Looking back on my own residency, I see a path to help the community we serve. In my residency, we invited students from local high schools who had an interest in healthcare and medicine to our simulation/procedure lab. That served two functions: First, students got a visceral sense of the work—and this could actually steer their careers.
Second, the activity offered students respite from potentially challenging home environments. In a resource-poor setting, where it’s hard to conceive of the amount of blocked opportunity the average person faces, I think we’re uniquely situated to help our community. Experiential learning could take the form of a procedure lab—we could go over basic suturing skills or basic CPR training with students who might pursue careers in healthcare. Or students could participate in a simulated cardiac arrest, learning how to hook a patient up to a monitor and perform chest compressions. Even if the outcome for a given student is not a career in healthcare, this experience builds bridges with the community.
Fostering Personal, Professional, and Team Growth
I also need to acknowledge the obvious: Simulation and experiential learning aren’t universally beloved. Some people enjoy simulation and others find it uncomfortable. When you’re the one on the spot—leading a simulated cardiac arrest, for example—it exposes your knowledge gaps in a way that can be embarrassing. How do we solve this? Ultimately, it’s an issue of culture—the set of expectations around the activity, and the permission we give one another to be vulnerable.
To make simulation more attractive, we have to acknowledge its inherent awkwardness. Then we work to make it a more inviting atmosphere. I suggest applying Las Vegas rules: What happens in the sim lab stays in the sim lab. It must be a profoundly safe environment, where people are encouraged to ask questions, take risks, and even make mistakes. The sim lab is a tool that fosters personal, professional, and team growth without risking lives. I believe we should embrace it further.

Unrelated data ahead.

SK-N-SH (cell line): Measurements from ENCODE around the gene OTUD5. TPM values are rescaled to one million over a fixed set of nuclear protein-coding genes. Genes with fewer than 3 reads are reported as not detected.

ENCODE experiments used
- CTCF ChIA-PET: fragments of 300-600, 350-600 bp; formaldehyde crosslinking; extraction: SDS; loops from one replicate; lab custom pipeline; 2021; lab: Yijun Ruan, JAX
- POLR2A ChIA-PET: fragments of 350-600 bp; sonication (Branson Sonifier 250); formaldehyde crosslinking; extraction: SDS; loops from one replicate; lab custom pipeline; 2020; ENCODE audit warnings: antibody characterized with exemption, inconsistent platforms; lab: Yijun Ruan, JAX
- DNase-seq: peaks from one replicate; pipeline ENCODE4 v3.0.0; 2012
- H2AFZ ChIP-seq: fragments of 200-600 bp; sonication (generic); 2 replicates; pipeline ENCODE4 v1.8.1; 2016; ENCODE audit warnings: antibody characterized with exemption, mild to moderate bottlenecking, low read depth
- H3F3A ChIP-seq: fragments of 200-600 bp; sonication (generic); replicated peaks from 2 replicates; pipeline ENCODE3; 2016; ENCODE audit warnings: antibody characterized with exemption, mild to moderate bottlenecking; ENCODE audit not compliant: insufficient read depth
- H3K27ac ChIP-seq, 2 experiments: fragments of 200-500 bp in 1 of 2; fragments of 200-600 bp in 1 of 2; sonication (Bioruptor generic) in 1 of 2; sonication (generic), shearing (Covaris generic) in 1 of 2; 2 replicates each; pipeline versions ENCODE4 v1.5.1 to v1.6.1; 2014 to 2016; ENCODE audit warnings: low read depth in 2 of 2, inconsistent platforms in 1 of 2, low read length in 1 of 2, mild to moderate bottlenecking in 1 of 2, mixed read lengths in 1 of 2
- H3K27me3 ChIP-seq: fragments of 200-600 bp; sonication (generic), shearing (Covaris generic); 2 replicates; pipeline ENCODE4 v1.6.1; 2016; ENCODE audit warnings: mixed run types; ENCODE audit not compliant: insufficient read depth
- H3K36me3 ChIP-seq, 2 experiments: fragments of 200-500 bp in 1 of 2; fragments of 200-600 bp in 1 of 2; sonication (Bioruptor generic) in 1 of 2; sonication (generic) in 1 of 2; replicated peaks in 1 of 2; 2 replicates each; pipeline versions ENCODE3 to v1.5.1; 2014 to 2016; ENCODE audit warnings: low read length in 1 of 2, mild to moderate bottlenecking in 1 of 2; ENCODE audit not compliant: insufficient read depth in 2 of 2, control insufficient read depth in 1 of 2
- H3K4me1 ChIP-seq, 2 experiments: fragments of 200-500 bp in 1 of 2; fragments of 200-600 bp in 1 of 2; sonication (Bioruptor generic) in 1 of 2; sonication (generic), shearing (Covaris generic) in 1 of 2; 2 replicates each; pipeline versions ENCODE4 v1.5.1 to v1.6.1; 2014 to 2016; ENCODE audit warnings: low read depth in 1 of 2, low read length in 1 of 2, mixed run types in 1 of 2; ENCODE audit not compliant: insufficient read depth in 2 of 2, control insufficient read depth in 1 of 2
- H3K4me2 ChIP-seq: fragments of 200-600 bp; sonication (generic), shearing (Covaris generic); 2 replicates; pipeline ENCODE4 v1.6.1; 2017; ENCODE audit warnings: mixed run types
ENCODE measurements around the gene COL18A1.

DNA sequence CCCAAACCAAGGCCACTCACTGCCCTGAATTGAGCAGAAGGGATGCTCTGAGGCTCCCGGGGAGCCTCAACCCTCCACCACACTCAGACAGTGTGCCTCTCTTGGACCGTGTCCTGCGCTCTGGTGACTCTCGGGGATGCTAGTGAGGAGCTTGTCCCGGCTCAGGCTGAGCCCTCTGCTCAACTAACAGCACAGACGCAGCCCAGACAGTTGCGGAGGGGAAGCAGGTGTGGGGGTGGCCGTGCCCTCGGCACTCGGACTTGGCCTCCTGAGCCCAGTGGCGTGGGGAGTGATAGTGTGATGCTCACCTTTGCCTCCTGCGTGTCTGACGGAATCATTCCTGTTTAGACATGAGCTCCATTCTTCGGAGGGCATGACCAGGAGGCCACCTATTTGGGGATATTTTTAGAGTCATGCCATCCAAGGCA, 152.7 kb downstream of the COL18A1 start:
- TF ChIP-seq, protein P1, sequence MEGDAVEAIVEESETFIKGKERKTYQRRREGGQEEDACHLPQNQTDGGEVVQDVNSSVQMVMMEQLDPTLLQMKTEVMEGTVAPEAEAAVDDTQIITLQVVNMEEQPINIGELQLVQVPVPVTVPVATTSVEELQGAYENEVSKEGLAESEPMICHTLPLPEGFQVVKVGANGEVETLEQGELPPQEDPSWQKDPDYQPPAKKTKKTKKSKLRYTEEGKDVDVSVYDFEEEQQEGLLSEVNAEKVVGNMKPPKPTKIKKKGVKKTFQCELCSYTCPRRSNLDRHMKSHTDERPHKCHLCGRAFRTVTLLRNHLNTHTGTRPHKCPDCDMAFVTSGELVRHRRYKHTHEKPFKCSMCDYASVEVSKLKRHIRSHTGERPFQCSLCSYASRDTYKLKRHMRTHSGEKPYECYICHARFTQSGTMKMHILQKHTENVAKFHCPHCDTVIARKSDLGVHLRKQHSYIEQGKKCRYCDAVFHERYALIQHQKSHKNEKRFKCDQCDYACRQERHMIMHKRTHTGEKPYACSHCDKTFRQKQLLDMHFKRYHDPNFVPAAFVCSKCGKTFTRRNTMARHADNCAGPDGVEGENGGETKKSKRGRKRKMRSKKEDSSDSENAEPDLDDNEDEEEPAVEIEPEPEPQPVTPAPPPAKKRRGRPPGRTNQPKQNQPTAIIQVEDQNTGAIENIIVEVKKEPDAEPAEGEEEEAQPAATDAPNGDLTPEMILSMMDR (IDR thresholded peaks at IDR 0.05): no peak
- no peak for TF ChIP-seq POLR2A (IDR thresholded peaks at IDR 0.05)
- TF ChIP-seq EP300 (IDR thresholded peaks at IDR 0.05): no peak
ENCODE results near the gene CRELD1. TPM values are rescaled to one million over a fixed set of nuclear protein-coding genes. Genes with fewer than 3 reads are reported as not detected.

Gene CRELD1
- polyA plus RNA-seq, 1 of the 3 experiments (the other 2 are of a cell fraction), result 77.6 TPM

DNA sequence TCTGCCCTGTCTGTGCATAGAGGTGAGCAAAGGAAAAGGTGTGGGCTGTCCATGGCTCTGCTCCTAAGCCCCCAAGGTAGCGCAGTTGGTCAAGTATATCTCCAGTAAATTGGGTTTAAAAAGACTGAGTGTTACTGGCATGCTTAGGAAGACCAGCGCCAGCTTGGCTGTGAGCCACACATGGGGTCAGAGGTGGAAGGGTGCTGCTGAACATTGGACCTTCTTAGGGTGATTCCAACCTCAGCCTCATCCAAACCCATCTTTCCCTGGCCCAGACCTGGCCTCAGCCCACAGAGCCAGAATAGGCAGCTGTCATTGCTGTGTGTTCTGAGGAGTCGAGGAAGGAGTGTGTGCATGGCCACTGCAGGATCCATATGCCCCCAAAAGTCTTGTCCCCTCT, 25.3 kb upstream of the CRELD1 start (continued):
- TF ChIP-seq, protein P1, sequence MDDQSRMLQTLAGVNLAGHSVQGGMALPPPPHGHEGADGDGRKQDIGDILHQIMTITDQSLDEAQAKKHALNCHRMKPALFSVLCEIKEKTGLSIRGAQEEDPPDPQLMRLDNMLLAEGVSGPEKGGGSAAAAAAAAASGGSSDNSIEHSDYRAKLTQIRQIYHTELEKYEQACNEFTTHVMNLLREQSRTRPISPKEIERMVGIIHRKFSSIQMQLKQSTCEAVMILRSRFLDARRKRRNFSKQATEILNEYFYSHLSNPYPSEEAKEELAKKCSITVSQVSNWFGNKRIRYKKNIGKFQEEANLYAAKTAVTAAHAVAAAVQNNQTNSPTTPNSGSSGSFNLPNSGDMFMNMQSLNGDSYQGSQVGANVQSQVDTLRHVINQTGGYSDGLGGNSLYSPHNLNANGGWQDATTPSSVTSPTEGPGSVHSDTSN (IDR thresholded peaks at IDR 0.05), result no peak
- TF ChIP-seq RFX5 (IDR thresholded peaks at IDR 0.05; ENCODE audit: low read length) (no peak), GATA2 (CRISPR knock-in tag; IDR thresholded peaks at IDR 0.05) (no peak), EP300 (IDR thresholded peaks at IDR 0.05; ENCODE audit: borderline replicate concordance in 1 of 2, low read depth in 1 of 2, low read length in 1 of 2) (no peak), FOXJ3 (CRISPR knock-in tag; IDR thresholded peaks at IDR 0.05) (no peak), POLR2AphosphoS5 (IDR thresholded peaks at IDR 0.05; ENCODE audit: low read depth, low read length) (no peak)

I’m kicking myself for not attending Jamie’s sim session last week. But I hope there will be more to come, especially in our new ED. Simulation and experiential learning are processes we are all equipped to engage in. They are paths to build connections among providers, across specialties, and even between ourselves and the community we serve. I’ll be there next time.
[i] Wheeler DS, Geis G, Mack EH, LeMaster T, Patterson MD. High-reliability emergency response teams in the hospital: improving quality and safety using in situ simulation training. BMJ Qual Saf. 2013 Feb 1:bmjqs-2012.
[ii] Petrosoniak A, Ryzynski A, Lebovic G, Woolfrey K. Cricothyroidotomy In Situ Simulation Curriculum (CRIC Study): Training Residents for Rare Procedures. Simulation in Healthcare. 2017 Apr 1;12(2):76-82.
[iii] Patterson MD, Geis GL, LeMaster T, Wears RL. Impact of multidisciplinary simulation-based training on patient safety in a paediatric emergency department. BMJ Qual Saf. 2012 Dec 1:bmjqs-2012.
[iv] Petrosoniak A, Auerbach M, Wong AH, Hicks CM. In situ simulation in emergency medicine: moving beyond the simulation lab. Emergency Medicine Australasia. 2017 Feb 1;29(1):83-8.
[v] Moreira ME, Hernandez C, Stevens AD, Jones S, Sande M, Blumen JR, Hopkins E, Bakes K, Haukoos JS. Color-coded prefilled medication syringes decrease time to delivery and dosing error in simulated emergency department pediatric resuscitations. Annals of emergency medicine. 2015 Aug 31;66(2):97-106.
[vi] Qian J, Wang Y, Zhang Y, Zhu X, Rong Q, Wei H. A Survey of the first-hour basic care tasks of severe sepsis and septic shock in pediatric patients and an evaluation of medical simulation on improving the compliance of the tasks. The Journal of emergency medicine. 2016 Feb 29;50(2):239-45.
[vii] Kessler DO, Walsh B, Whitfill T, Gangadharan S, Gawel M, Brown L, Auerbach M. Disparities in adherence to pediatric sepsis guidelines across a spectrum of emergency departments: a multicenter, cross-sectional observational in situ simulation study. The Journal of emergency medicine. 2016 Mar 31;50(3):403-15